Bernd Debusmann is a Reuters columnist. The opinions expressed are his own.
By Bernd Debusmann
WASHINGTON (Reuters) - To hear top American officials tell it, the next terrorist attack on the United States may well be carried out by blond, blue-eyed terrorists trained in camps in the lawless region straddling the border between Pakistan and Afghanistan.
The specter of the terrorist who blends perfectly into his surroundings before striking has long haunted the international counter-terrorism community. But warnings have sounded increasingly dire since the arrest in Germany last September of three men suspected of plotting to blow up U.S. targets, including a military air base. Two of the suspects were ethnic Germans, converts to Islam.
German authorities said the men had trained at camps run by an off-shoot of al Qaeda. Was this evidence of an emerging trend to bolster the ranks of Islamic militants with converts of non-Middle Eastern origin?
This week, General Michael Hayden, the director of the CIA, said in a television interview that al Qaeda had stepped up its activities along the Afghanistan-Pakistan border over the past 18 months and established new safe havens for training “operatives that...wouldn’t attract attention if they were going through the customs line at (Washington) Dulles airport.”
Beyond saying that such operatives would “look western,” Hayden did not elaborate.
But one of his predecessors, James Woolsey, said after the German arrests that al Qaeda and affiliated groups were making efforts to attract “even blond-haired, blue-eyed” recruits. “We are going to see more and more of this.”
According to the Mike McConnell, who is in overall charge of the 16 agencies that make up the U.S. intelligence community, Islamic extremists are focusing their recruitment efforts on the 29 countries, mostly in Europe, that do not require visas for the United States. Citizens of these countries do not have to report to U.S. consulates for face-to-face interviews. These were introduced after the September 11, 2001, attacks on New York and Washington.
Most of the terrorist strikes in the past few decades have been carried out by extremists of Middle Eastern or South Asian origin. The September 11 attackers were from Saudi Arabia, Egypt, Lebanon and the United Arab Emirates. The 2004 Madrid train bombing that killed almost 200 people involved Moroccans, Syrians and Algerians inspired by al-Qaeda. The men involved in the 2005 London bus and underground bombings were British citizens of Pakistani and Jamaican descent who converted to Islam.
There are exceptions. Al Qaeda’s English-language propaganda mouthpiece, Adam Gadahn, is a white American who was born Adam Pearlman, grew up in California and converted to Islam. Another all-American convert, John Walker Lindh, fought for the Taliban. And in 2005, a 38-year-old Belgian woman of entirely European background, Muriel Degauque, died in a failed suicide car bomb attack on American troops in Iraq.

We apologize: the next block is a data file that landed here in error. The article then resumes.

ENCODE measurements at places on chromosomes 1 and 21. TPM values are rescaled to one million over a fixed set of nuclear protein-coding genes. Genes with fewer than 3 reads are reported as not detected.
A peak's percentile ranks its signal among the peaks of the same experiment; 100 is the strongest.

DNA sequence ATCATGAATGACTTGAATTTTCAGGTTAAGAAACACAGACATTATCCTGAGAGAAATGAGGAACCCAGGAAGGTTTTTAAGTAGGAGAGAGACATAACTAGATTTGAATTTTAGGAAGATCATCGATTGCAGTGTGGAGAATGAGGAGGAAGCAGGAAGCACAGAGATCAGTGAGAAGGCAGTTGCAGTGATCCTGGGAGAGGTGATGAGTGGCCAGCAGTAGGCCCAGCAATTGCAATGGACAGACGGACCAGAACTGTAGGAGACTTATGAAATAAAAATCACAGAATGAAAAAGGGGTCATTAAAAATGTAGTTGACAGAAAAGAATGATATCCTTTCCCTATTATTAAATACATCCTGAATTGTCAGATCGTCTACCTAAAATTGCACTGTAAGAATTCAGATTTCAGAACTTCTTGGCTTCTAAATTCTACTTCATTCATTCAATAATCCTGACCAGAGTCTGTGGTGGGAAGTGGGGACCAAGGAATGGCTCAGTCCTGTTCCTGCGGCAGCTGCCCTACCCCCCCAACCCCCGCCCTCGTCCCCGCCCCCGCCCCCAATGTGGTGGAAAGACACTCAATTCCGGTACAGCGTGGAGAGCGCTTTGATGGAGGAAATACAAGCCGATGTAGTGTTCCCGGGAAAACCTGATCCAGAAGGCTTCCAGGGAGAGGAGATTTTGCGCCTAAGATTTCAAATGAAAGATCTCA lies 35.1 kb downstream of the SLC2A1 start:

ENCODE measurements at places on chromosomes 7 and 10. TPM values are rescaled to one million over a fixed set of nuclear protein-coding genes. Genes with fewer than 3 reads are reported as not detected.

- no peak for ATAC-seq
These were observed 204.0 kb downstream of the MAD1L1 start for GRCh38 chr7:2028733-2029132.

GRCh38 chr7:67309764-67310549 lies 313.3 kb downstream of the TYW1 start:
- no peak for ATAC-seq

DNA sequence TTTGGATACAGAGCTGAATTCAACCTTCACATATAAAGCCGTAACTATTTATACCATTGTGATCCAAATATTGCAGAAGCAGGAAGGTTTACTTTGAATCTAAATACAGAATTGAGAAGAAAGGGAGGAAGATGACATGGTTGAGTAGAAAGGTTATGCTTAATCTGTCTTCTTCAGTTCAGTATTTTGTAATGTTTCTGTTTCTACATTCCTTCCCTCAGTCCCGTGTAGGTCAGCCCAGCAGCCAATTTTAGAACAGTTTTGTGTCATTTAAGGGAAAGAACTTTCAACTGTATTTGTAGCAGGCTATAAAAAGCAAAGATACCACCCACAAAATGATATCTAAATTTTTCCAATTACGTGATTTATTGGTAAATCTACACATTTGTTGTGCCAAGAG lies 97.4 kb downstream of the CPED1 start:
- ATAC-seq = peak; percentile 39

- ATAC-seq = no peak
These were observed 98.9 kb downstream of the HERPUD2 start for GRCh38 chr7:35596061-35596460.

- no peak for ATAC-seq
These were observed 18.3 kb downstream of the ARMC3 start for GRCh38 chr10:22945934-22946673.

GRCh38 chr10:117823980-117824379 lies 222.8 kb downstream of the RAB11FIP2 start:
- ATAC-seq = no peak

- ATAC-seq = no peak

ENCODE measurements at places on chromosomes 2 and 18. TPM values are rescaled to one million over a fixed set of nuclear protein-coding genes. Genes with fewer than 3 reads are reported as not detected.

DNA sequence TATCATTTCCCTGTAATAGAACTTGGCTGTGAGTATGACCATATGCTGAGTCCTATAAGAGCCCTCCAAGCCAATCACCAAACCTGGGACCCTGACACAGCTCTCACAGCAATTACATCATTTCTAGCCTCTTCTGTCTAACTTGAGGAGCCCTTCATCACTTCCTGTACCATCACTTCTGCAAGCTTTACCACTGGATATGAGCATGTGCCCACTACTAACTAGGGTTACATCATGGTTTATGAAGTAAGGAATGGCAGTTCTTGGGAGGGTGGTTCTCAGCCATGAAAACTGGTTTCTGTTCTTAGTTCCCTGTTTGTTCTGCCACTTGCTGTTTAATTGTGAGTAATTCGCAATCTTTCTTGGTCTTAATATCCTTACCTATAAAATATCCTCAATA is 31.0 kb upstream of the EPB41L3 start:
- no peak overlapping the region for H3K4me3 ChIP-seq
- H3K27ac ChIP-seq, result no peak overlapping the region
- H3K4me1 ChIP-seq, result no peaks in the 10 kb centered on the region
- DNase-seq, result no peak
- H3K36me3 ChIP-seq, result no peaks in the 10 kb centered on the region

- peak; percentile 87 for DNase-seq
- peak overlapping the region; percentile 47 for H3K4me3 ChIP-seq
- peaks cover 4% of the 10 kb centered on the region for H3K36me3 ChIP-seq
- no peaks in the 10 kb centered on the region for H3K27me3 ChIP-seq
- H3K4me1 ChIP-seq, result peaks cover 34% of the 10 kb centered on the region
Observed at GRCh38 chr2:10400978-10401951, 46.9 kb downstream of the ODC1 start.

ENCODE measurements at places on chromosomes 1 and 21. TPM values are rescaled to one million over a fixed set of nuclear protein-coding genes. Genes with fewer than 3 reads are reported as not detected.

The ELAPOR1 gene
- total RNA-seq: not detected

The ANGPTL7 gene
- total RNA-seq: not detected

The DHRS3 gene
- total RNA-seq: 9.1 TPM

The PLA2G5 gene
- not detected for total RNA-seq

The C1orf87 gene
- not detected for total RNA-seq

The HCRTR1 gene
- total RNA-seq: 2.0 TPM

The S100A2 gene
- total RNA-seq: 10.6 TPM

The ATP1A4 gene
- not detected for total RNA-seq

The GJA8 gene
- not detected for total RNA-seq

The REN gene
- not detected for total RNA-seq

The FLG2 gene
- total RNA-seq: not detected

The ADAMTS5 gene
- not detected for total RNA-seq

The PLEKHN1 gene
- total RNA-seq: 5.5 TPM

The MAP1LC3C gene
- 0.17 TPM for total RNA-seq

How serious is the threat from white converts to Islam, the world’s fastest-growing religion, who are seduced by the violent ideas of global jihad? There have been no known arrests of would-be suicide bombers who could pass for California surfers or Texas cowboys. That doesn’t mean there are no plots involving just such people.
But in the polarized political atmosphere of the United States, there are suspicions that officials are talking up potential new threats to win support for wider powers of surveillance.
In the wake of September 11, President George W. Bush gave the National Security Agency (NSA) the green light to eavesdrop on telephone conversations and read e-mails between suspected terrorists. The secret program circumvented a 1978 law, the Foreign Intelligence Surveillance Act (FISA), which required the approval of a special intelligence court to eavesdrop on communications of U.S. citizens.
When the secret program was uncovered by media reports, Bush administration officials argued that FISA - enacted after the Watergate scandal - had not kept up with advances in technology or with the fact that a large proportion of telephone calls and e-mail exchanges originating outside the U.S. are routed through privately-owned American networks.
Last August, after prolonged wrangling, Congress passed a temporary law, the Protect America Act, which addressed some of the administration’s concerns but did not include a clause that would have provided immunity for companies that have been sued for invasion of privacy as a result of cooperating with the NSA.
That law expired on February 16. Rival Senate and House bills now pending differ over the question of retroactive immunity for companies such as AT&T, Verizon and Sprint Nextel.
Administration officials say the absence of new legislation endangers national security. Democratic critics accuse Bush of whipping up fears to get his way.
You can contact the author at Debusmann@Reuters.com